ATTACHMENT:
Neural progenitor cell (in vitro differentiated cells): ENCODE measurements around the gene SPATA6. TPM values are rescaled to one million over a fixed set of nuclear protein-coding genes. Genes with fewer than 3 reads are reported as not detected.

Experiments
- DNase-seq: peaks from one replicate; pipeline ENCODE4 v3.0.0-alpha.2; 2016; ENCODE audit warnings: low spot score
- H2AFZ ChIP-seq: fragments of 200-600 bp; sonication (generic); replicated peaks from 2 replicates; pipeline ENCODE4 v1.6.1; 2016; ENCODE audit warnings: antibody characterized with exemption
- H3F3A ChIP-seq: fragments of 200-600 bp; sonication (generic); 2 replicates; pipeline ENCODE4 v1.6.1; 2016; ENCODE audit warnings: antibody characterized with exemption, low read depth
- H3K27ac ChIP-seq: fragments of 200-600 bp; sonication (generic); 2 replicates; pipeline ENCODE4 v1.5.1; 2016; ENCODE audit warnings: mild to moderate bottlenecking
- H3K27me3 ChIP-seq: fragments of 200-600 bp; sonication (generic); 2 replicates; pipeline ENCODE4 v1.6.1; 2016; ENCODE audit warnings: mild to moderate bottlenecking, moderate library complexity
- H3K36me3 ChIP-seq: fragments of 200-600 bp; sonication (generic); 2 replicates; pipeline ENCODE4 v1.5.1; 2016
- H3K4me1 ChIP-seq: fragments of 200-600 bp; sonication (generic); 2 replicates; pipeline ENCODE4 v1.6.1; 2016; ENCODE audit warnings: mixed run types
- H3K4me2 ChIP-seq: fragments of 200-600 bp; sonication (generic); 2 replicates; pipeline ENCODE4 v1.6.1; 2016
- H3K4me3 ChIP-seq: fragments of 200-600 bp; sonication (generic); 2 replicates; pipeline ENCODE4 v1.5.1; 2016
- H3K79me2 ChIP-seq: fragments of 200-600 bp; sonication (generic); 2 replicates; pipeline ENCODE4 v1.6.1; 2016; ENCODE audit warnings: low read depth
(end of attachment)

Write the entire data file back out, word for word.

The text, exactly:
Neural progenitor cell (in vitro differentiated cells): ENCODE measurements around the gene SPATA6. TPM values are rescaled to one million over a fixed set of nuclear protein-coding genes. Genes with fewer than 3 reads are reported as not detected.

Experiments
- DNase-seq: peaks from one replicate; pipeline ENCODE4 v3.0.0-alpha.2; 2016; ENCODE audit warnings: low spot score
- H2AFZ ChIP-seq: fragments of 200-600 bp; sonication (generic); replicated peaks from 2 replicates; pipeline ENCODE4 v1.6.1; 2016; ENCODE audit warnings: antibody characterized with exemption
- H3F3A ChIP-seq: fragments of 200-600 bp; sonication (generic); 2 replicates; pipeline ENCODE4 v1.6.1; 2016; ENCODE audit warnings: antibody characterized with exemption, low read depth
- H3K27ac ChIP-seq: fragments of 200-600 bp; sonication (generic); 2 replicates; pipeline ENCODE4 v1.5.1; 2016; ENCODE audit warnings: mild to moderate bottlenecking
- H3K27me3 ChIP-seq: fragments of 200-600 bp; sonication (generic); 2 replicates; pipeline ENCODE4 v1.6.1; 2016; ENCODE audit warnings: mild to moderate bottlenecking, moderate library complexity
- H3K36me3 ChIP-seq: fragments of 200-600 bp; sonication (generic); 2 replicates; pipeline ENCODE4 v1.5.1; 2016
- H3K4me1 ChIP-seq: fragments of 200-600 bp; sonication (generic); 2 replicates; pipeline ENCODE4 v1.6.1; 2016; ENCODE audit warnings: mixed run types
- H3K4me2 ChIP-seq: fragments of 200-600 bp; sonication (generic); 2 replicates; pipeline ENCODE4 v1.6.1; 2016
- H3K4me3 ChIP-seq: fragments of 200-600 bp; sonication (generic); 2 replicates; pipeline ENCODE4 v1.5.1; 2016
- H3K79me2 ChIP-seq: fragments of 200-600 bp; sonication (generic); 2 replicates; pipeline ENCODE4 v1.6.1; 2016; ENCODE audit warnings: low read depth